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Oct 062016
 
Although there are a vast number of cell phones to choose from these days, there are also clear winners and losers.

Although there are a vast number of cell phones to choose from these days, there are also clear winners and losers.  Use the information in this article to ensure you make a good choice and get a great value.

Don’t dutifully go and buy a new Apple or Samsung phone for $650+ when there are phones with similar (or even better!) features available for $500 less.

Don’t be fooled by features that you’ll never use or by ‘differences’ that you’ll never notice.  Focus only on what is relevant for you, and then dispassionately choose the phone that has what you need.

To help you in this endeavor, we’ve rated twenty of the most common good quality smartphones, and on 12 different features, plus also their typical price.

Increasingly wireless companies are offering phones at full price without locking you into a contract, rather than ‘subsidized’ (ie the price hidden within your monthly contract price) on a two year locked-in contract (some now even require a 30 month commitment), so the price issue is both more obvious and more important than before.

A non-subsidized phone is usually very much better value, particularly because the contract rates you pay with a subsidized phone typically stay the same, even after you have ‘paid off’ the included free/discounted phone, whereas if you buy a phone with payments spread over time, then when the phone is paid off, the payments stop.  These days, fewer and fewer of us feel the need to be urgently rushing to upgrade our phones each time new models come out, adding further to the reasons why you should separate your phone purchase from your monthly service choice.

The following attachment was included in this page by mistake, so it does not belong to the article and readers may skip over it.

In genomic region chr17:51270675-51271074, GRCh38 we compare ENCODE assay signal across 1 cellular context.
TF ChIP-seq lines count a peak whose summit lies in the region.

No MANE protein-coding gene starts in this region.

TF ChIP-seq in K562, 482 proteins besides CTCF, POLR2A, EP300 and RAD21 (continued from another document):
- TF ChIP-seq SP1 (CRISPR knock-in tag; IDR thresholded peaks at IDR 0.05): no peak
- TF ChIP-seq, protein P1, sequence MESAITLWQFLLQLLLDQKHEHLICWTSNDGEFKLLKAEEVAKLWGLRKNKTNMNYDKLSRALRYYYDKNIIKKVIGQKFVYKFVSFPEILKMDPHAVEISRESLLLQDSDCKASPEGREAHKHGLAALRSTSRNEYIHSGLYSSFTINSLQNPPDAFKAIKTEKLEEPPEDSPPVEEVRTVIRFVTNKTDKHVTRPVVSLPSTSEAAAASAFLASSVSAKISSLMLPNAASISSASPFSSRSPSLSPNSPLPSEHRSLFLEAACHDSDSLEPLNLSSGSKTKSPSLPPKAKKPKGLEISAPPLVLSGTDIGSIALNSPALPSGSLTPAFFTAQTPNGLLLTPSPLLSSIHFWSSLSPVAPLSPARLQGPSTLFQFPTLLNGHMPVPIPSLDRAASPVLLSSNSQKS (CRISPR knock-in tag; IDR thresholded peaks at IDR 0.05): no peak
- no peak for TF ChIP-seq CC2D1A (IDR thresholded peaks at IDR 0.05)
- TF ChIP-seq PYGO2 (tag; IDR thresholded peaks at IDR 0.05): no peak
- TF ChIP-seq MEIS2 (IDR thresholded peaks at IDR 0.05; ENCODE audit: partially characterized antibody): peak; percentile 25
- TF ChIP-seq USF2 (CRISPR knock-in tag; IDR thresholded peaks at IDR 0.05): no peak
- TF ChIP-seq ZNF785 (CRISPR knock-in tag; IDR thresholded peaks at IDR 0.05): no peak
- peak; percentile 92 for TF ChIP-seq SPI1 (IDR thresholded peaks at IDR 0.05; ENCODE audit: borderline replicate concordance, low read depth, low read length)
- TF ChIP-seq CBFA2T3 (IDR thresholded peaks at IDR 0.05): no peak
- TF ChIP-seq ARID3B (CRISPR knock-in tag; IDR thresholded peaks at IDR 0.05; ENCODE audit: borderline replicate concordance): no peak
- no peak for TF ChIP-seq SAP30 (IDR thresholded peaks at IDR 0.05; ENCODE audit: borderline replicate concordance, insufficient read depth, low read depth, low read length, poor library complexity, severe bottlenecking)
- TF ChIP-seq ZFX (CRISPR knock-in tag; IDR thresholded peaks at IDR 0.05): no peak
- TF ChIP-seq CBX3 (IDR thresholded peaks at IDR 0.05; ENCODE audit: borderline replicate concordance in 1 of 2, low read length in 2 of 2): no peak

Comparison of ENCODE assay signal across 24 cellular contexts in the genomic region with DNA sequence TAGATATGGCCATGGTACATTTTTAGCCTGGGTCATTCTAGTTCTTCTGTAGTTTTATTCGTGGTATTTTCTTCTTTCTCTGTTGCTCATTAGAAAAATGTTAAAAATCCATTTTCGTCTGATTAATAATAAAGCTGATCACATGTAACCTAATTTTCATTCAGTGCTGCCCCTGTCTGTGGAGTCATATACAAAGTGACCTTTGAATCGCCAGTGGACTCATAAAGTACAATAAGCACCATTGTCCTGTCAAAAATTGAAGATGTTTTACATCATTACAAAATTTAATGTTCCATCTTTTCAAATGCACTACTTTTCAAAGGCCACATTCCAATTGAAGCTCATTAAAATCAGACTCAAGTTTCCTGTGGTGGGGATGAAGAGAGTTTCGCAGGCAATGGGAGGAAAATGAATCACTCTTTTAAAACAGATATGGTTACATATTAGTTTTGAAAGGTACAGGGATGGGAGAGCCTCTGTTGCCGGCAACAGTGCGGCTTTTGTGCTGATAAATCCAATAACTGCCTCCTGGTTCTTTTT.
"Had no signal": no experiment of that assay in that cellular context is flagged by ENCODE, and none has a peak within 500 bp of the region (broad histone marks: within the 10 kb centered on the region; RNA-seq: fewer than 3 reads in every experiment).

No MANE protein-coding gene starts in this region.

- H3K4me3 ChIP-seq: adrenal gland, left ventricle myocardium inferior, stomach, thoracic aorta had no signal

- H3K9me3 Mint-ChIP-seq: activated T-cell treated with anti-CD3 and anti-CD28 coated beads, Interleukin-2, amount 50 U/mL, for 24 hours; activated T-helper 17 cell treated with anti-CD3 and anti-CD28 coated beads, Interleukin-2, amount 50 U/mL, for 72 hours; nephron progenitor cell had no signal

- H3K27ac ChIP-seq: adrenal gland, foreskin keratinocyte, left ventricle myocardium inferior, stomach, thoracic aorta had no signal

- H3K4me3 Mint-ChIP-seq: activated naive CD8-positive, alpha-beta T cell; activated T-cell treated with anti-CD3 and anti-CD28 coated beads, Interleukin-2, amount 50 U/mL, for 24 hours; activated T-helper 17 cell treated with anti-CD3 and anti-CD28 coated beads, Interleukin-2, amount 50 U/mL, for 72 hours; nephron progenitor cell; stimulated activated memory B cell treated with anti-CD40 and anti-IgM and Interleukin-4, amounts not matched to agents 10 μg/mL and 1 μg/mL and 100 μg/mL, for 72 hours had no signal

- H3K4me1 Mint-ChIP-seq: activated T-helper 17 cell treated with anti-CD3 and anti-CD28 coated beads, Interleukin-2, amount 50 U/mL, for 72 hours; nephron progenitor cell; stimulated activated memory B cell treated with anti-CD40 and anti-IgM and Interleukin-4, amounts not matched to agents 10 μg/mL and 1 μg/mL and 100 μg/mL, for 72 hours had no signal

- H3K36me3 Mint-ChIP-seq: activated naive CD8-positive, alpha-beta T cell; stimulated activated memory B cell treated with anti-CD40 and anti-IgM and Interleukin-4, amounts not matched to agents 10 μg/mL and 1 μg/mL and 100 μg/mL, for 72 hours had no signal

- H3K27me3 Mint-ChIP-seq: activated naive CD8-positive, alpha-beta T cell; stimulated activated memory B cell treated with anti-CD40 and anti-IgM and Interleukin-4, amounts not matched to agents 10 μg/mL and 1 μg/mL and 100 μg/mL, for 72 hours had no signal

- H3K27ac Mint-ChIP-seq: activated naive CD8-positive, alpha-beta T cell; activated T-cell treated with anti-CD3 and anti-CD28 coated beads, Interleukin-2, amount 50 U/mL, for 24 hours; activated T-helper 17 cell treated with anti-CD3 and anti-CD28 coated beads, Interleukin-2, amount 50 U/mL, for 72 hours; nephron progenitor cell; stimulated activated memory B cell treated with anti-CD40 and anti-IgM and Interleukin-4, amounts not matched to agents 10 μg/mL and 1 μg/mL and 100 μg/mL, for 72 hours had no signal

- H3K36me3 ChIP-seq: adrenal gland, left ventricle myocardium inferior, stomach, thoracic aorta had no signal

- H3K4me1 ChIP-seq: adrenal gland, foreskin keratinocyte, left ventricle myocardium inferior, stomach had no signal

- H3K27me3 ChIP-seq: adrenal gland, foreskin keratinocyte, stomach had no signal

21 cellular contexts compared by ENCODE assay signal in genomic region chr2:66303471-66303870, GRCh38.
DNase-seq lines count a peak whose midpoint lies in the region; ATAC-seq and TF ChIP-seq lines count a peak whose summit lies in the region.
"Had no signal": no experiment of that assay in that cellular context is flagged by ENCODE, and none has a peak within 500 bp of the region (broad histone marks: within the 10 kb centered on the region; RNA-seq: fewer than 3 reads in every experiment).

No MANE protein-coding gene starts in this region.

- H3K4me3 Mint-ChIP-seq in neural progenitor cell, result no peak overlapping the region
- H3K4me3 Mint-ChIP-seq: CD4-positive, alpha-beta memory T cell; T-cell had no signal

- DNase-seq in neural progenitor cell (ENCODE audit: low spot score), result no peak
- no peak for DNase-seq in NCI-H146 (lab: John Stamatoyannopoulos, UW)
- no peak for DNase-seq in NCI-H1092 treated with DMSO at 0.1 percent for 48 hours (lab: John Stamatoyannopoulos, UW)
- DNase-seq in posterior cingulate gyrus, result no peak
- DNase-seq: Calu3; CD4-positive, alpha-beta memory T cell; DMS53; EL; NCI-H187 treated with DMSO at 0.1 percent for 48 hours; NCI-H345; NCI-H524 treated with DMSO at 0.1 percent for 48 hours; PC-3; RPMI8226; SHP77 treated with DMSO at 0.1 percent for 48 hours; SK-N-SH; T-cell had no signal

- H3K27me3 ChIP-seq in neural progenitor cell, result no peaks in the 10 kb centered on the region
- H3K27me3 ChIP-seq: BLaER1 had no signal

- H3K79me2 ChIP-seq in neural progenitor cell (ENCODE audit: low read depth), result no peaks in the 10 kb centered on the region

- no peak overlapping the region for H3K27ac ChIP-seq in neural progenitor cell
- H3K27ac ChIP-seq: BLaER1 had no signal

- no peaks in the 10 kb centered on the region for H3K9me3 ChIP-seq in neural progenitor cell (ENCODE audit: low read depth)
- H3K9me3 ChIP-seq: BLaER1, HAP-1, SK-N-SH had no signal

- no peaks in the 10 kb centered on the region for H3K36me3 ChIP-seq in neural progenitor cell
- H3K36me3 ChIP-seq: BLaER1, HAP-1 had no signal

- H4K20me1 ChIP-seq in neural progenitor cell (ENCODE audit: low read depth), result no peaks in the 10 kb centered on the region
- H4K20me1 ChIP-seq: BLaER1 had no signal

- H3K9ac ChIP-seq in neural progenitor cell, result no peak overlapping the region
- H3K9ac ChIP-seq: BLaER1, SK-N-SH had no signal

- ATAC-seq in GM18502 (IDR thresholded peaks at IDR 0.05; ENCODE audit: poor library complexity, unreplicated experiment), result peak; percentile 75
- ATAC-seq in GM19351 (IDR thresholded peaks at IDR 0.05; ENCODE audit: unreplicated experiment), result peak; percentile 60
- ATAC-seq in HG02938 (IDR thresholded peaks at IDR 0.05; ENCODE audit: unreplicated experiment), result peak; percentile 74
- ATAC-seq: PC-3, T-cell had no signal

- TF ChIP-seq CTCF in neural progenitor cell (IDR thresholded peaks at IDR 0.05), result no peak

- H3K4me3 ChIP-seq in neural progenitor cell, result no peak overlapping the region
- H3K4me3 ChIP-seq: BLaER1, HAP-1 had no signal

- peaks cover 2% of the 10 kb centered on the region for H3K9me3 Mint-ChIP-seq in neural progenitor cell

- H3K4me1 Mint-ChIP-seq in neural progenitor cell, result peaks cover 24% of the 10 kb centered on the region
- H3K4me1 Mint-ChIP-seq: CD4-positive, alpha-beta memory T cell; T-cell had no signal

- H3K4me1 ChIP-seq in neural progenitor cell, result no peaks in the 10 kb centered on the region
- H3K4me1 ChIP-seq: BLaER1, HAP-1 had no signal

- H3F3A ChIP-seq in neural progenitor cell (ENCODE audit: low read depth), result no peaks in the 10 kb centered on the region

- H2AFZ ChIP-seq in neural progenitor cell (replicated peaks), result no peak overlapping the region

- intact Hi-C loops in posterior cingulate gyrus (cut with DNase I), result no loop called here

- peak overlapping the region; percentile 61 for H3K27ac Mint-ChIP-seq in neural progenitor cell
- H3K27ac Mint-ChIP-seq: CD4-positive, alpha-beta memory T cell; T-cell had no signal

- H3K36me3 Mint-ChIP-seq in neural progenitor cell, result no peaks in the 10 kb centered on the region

A third reason to buy a phone separately is that if you buy a phone separately, often it is sold to you ‘unlocked’ and so you can switch from any carrier to any other carrier, whenever you wish.  If you buy a phone via a wireless company, even if you pay full price for it, they will generally sell the phone to you ‘locked’ to only work with their service.  If you want to use ‘your’ phone with another wireless carrier, they may or may not agree to unlock the phone.  That is of course ridiculously unfair, and all the more reason to be sure you are buying the right phone, from the right source, at the right price, and for sure not locked to only one carrier.

Our Three Picks for You

We’ve identified three of the twenty phones as currently (October 2016) being at ‘sweet spot’ points as between features and cost/value.

At the low end of the market, the BLU R1 HD is an astonishing value phone, priced at only $100 at Amazon.  Note that the Motorola G4 Play can also be purchased by Amazon Prime members for $100, or if you are not a Prime member, you can sign up for Prime, get a $50 discount, buy the phone for $150 (which after the $50 discount means its net cost is $100) then immediately cancel your Prime membership at no cost or penalty.

About the only thing these two phones don’t have that an Apple iPhone 7, costing $650 does have, is a fingerprint sensor.  On the other hand, these two phones do have a headphone jack, do have a Micro-SD card slot, and the Moto G4 Play also has a removable battery, and their 5″ screens are slightly larger than the iPhone 7, which has the smallest screen on the list at only 4.7″.

Why pay $650 when $100 gets you a comparable or possibly even better phone?